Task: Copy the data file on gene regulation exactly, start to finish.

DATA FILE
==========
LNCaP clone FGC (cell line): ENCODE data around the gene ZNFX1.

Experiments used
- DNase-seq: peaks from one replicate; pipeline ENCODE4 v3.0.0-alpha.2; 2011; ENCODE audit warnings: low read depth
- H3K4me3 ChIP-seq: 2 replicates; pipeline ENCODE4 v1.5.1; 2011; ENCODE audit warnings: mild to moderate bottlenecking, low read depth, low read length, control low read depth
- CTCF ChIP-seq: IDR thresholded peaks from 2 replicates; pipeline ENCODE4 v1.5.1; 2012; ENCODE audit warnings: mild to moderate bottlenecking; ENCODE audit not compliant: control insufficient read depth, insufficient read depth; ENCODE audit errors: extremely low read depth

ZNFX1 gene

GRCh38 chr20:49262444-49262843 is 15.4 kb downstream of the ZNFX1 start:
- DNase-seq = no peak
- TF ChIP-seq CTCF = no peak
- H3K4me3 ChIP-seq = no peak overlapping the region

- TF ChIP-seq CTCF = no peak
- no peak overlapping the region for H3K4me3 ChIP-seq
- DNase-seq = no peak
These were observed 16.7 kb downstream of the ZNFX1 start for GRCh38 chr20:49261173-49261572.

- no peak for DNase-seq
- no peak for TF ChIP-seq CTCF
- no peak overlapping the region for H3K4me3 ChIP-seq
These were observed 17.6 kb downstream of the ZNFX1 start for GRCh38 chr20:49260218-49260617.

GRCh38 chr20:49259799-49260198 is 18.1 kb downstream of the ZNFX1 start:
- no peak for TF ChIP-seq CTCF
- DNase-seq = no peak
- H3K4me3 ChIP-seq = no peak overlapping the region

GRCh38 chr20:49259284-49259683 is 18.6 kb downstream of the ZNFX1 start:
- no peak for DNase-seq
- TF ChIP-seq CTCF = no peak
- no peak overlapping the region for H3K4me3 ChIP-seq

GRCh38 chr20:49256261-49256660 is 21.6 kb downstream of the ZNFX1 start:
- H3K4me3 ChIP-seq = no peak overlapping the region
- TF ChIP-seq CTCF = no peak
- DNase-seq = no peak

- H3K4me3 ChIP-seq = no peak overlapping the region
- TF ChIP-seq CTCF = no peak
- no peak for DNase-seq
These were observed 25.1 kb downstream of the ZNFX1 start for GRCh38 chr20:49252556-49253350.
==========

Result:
LNCaP clone FGC (cell line): ENCODE data around the gene ZNFX1.

Experiments used
- DNase-seq: peaks from one replicate; pipeline ENCODE4 v3.0.0-alpha.2; 2011; ENCODE audit warnings: low read depth
- H3K4me3 ChIP-seq: 2 replicates; pipeline ENCODE4 v1.5.1; 2011; ENCODE audit warnings: mild to moderate bottlenecking, low read depth, low read length, control low read depth
- CTCF ChIP-seq: IDR thresholded peaks from 2 replicates; pipeline ENCODE4 v1.5.1; 2012; ENCODE audit warnings: mild to moderate bottlenecking; ENCODE audit not compliant: control insufficient read depth, insufficient read depth; ENCODE audit errors: extremely low read depth

ZNFX1 gene

GRCh38 chr20:49262444-49262843 is 15.4 kb downstream of the ZNFX1 start:
- DNase-seq = no peak
- TF ChIP-seq CTCF = no peak
- H3K4me3 ChIP-seq = no peak overlapping the region

- TF ChIP-seq CTCF = no peak
- no peak overlapping the region for H3K4me3 ChIP-seq
- DNase-seq = no peak
These were observed 16.7 kb downstream of the ZNFX1 start for GRCh38 chr20:49261173-49261572.

- no peak for DNase-seq
- no peak for TF ChIP-seq CTCF
- no peak overlapping the region for H3K4me3 ChIP-seq
These were observed 17.6 kb downstream of the ZNFX1 start for GRCh38 chr20:49260218-49260617.

GRCh38 chr20:49259799-49260198 is 18.1 kb downstream of the ZNFX1 start:
- no peak for TF ChIP-seq CTCF
- DNase-seq = no peak
- H3K4me3 ChIP-seq = no peak overlapping the region

GRCh38 chr20:49259284-49259683 is 18.6 kb downstream of the ZNFX1 start:
- no peak for DNase-seq
- TF ChIP-seq CTCF = no peak
- no peak overlapping the region for H3K4me3 ChIP-seq

GRCh38 chr20:49256261-49256660 is 21.6 kb downstream of the ZNFX1 start:
- H3K4me3 ChIP-seq = no peak overlapping the region
- TF ChIP-seq CTCF = no peak
- DNase-seq = no peak

- H3K4me3 ChIP-seq = no peak overlapping the region
- TF ChIP-seq CTCF = no peak
- no peak for DNase-seq
These were observed 25.1 kb downstream of the ZNFX1 start for GRCh38 chr20:49252556-49253350.